VIP SPCs modulate N-4YSyn immunity to confer neuroprotection
To validate that neuroprotection was not a transient effect observed only at day 2, we assessed TH-immunostained ventral midbrain and striatal sections 7 d after MPTP treatment and adoptive transfers: a time after which MPTP-induced neuroinflammation and neurodegeneration has subsided (3, 21). MPTP mice that received VIP SPCs showed a modest increase in TH+ neuronal density (Fig. 4A). In contrast, TH+ neurons within the SN of MPTP recipients that received N-4YSyn SPCs were markedly diminished compared with MPTP treatment alone, whereas those that received pooled VIP and N-4YSyn SPCs exhibited TH+ neuronal densities reminiscent of PBS controls. Although lesions of the dopaminergic striatal termini are typically more severe, similar patterns of dopaminergic loss were observed in mice treated with MPTP alone and with separate SPC populations, whereas those treated with pooled N-4YSyn SPCs and VIP SPCs exhibited discernable increases in the density of TH+ striatal termini. To confirm these findings, stereological analysis and comparison with PBS controls showed that MPTP reduced SN TH+ neurons by 48%, whereas MPTP and N-4YSyn SPCs reduced those neurons by 64% (Fig. 4B). MPTP recipients of VIP SPCs showed a modest, yet significant, 18% increase in TH+ neuron number compared with MPTP alone. In comparison, 91% of TH+ neurons survived in MPTP mice receiving SPCs from N-4YSyn–immunized and VIP-treated donors. Striatal TH+ density in MPTP-intoxicated mice was 16% of PBS controls, whereas the transfer of N-4YSyn SPCs to MPTP recipients reduced striatal TH densities to 7% of PBS controls (Fig. 4C). Although transfer of VIP SPCs to MPTP mice showed no significant additive or protective effect, cotransfer of VIP and N-4YSyn SPCs increased striatal termini survival to 39% of PBS controls. Adoptive transfer of naive SPCs alone showed no significant detrimental or protective effect on dopaminergic neuronal survival (data not shown).
To elucidate the neuroprotective cell populations within the SPC pools, we enriched CD4+CD25+ Tregs from naive and VIP-treated donors and adoptively transferred each population with N-4YSyn SPCs into MPTP mice. Cotransfer of N-4YSyn and VIP SPCs to MPTP recipients provided 100% protection of TH+ nigral dopaminergic neurons; neuroprotection was not observed in MPTP mice that received SPCs from N-4YSyn–immunized and naive donors (45% TH+ neuron survival) compared with the percentages of surviving neurons after treatment with MPTP alone (49%) or in combination with N-4YSyn SPCs (34%) (Fig. 4D). In comparison, coadoptive transfer of Tregs from naive or VIP-treated donors with N-4YSyn SPCs afforded significant neuroprotection, with VIP Tregs being more effective (96% survival) than naive Tregs (80% survival). Analysis of striatal dopaminergic termini density was comparable, showing that N-4YSyn SPCs exacerbated the MPTP-induced lesion to 13% of PBS controls (Fig. 4E). Cotransfer of naive with N-4YSyn SPCs was not effective in perturbing N-4YSyn exacerbative effects, whereas cotransfer of VIP and N-4Syn SPCs increased dopaminergic termini survival to 47% of PBS controls, as did cotransfer of naive Tregs and N-4YSyn SPCs (50% of PBS controls). Cotransfer of Tregs from VIP-treated mice with N-4YSyn SPCs was the most efficacious, increasing the mean terminal density to 62% of PBS controls. These results demonstrate that Tregs from VIP-treated mice are most efficacious for neuroprotection of dopaminergic nigral neurons and striatal termini against the neurodegenerative activities of N-4YSyn adaptive immune responses.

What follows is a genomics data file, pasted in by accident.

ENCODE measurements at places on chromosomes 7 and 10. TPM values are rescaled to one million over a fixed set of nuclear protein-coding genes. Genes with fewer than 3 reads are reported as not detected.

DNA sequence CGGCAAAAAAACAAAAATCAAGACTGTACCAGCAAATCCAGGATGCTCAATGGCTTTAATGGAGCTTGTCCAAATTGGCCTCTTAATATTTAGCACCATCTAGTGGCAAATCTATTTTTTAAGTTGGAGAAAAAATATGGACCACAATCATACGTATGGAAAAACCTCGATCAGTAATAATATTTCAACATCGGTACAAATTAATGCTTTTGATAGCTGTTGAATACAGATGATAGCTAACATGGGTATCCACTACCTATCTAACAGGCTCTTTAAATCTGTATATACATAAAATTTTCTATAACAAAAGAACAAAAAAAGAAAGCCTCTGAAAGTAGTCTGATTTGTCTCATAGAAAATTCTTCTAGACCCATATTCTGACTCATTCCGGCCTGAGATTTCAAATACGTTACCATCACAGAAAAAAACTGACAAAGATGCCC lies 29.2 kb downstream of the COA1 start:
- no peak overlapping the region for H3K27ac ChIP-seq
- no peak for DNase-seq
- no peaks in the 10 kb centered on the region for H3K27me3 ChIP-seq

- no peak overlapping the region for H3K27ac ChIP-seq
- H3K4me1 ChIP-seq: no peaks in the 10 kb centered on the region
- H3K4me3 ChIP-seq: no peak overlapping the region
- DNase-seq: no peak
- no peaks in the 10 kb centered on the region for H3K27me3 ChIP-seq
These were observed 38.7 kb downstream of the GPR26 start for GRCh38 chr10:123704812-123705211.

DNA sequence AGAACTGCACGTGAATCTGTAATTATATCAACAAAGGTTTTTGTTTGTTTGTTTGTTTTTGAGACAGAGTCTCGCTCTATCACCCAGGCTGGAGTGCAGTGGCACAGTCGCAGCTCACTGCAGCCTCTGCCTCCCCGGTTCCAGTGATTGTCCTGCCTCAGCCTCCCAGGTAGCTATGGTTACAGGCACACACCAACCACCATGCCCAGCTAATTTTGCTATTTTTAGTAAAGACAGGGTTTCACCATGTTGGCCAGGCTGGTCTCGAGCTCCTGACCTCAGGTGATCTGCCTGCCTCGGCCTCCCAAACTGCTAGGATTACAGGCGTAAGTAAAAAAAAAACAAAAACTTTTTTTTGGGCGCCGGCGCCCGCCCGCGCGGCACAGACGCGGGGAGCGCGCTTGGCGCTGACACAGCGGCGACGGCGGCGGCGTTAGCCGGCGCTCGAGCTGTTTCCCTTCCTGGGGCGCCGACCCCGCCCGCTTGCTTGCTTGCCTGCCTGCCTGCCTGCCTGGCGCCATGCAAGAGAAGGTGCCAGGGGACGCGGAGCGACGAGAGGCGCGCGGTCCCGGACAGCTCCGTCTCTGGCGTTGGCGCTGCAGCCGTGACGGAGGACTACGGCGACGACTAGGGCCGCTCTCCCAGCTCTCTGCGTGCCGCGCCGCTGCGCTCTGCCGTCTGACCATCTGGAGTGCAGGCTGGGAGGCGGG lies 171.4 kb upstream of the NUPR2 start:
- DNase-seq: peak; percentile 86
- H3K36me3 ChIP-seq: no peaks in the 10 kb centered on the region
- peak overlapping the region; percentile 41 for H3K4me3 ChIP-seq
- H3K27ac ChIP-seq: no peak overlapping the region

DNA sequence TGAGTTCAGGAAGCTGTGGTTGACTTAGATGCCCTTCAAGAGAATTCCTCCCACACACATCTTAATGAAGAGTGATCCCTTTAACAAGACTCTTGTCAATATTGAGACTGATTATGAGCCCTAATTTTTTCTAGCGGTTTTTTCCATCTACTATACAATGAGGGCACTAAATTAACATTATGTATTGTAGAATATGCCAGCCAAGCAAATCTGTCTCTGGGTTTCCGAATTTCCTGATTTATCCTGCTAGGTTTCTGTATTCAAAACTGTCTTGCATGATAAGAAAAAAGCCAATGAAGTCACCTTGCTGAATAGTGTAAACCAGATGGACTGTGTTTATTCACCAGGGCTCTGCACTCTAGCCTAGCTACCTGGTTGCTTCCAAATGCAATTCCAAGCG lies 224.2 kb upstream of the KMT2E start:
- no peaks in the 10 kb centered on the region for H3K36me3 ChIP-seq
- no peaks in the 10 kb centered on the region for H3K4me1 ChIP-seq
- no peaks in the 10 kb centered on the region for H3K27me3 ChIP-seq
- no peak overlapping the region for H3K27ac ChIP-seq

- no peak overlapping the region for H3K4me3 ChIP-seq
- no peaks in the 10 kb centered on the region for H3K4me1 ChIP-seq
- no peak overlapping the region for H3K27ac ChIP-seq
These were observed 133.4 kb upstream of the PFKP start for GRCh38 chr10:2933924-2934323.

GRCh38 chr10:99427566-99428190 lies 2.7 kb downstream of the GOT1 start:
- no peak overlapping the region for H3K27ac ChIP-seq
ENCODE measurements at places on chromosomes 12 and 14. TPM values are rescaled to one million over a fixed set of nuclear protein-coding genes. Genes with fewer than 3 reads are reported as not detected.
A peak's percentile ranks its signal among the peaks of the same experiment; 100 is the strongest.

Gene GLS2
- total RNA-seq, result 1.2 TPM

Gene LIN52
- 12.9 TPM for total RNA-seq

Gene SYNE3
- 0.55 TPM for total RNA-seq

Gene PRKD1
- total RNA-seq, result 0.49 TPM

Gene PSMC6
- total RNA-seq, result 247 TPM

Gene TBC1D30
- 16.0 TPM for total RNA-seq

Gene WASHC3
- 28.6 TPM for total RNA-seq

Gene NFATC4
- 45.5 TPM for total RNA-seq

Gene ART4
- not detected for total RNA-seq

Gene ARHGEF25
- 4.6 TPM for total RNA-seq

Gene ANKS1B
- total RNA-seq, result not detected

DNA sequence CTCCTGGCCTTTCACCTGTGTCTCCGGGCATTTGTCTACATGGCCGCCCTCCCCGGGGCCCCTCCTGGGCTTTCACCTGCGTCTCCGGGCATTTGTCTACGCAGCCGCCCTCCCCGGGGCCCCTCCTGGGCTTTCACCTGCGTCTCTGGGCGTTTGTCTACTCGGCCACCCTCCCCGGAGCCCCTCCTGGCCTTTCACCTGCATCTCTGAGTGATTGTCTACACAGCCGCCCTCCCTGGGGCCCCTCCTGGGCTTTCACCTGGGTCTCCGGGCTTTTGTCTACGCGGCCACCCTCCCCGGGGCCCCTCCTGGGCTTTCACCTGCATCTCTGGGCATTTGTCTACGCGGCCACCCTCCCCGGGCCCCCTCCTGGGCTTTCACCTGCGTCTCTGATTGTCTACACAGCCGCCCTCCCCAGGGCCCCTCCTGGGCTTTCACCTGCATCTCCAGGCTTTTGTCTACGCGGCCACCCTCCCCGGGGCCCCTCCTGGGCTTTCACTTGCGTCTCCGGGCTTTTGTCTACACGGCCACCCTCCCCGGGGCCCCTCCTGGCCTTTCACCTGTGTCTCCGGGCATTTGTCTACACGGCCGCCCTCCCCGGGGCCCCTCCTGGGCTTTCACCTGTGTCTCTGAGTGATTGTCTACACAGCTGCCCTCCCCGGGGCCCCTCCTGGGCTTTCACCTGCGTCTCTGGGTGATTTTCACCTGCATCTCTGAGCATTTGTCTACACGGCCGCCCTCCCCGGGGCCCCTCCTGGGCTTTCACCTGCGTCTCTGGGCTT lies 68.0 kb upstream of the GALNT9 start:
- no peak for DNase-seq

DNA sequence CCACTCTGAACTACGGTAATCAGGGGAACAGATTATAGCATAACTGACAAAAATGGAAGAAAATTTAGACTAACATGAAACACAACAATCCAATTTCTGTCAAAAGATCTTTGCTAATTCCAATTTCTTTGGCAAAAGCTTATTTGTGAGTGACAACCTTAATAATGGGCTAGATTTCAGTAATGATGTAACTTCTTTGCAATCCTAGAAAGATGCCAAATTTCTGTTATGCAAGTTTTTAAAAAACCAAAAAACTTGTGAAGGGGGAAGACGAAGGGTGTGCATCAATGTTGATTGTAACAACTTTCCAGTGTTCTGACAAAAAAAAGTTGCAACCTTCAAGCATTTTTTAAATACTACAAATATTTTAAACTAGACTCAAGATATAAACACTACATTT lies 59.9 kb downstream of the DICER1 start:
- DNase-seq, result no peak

VIP Tregs abrogate development of a Th17 response
Immunization with PBS in adjuvant, N-4YSyn in adjuvant or treatment with VIP afforded little change in the frequencies of splenic CD3+, CD19+, CD4+, and CD4+CD25+ cells (Fig. 5A). Flow cytometric analysis for CD4+CD25+ T cells within immune SPC populations revealed minimal increases in the frequencies of CD4+CD25+ T cells in SPCs of mice immunized with PBS in adjuvant, N-4YSyn in adjuvant, or treated with VIP, whereas the majority of the CD4+CD25+ T cells also expressed FoxP3+. Analysis of Ag-induced proliferative responses showed that although N-4YSyn T cells proliferated in response to N-4YSyn, naive or VIP-treated donors did not [(3) and data not shown]. In contrast, anti-CD3 stimulation of T cells from all donor groups induced proliferative responses in excess of 10-fold. However, such responses were not observed against nonnitrated α-syn in any of the experimental or control groups.
To assess whether VIP SPCs suppress Teff proliferative responses, we evaluated SPC cocultures from N-4YSyn–immunized and VIP-treated donors for their proliferative capacity in the presence of anti-CD3 or N-4YSyn; at a 1:1 ratio of N-4YSyn SPCs/VIP SPCs, proliferation was suppressed by 67% and 81%, respectively, and it diminished in a dose-dependent fashion with the diminution of VIP SPC number (data not shown). Given the dichotomy between Treg and Th17 differentiation, we hypothesized that Treg function or development may be inhibited by immunization with N-4YSyn. To test this hypothesis, we evaluated CD4+CD25+CD62Llow Tregs isolated from naive, N-4YSyn–immunized, and VIP-treated mice for their capacity to inhibit CD3-mediated proliferation of CD4+CD25− naive T cells (Fig. 5B). VIP Tregs showed increased functional capacity to suppress T cell proliferation compared with naive Tregs showing a consistent ≥5% inhibition of proliferation. Importantly, N-4YSyn Tregs were functionally deficient in their suppressive function of Teff proliferation, showing less inhibition of Teff proliferation compared with naive Tregs. In contrast, pooled VIP and N-4YSyn Tregs showed enhanced suppressive capacity compared with all other Treg populations, with 10% greater inhibition versus naive Tregs at a 1:1 Treg/responder ratio. These data suggested that although N-4YSyn immunization abrogates Treg function, VIP Tregs in the presence of N-4YSyn T cells additively restores regulatory function.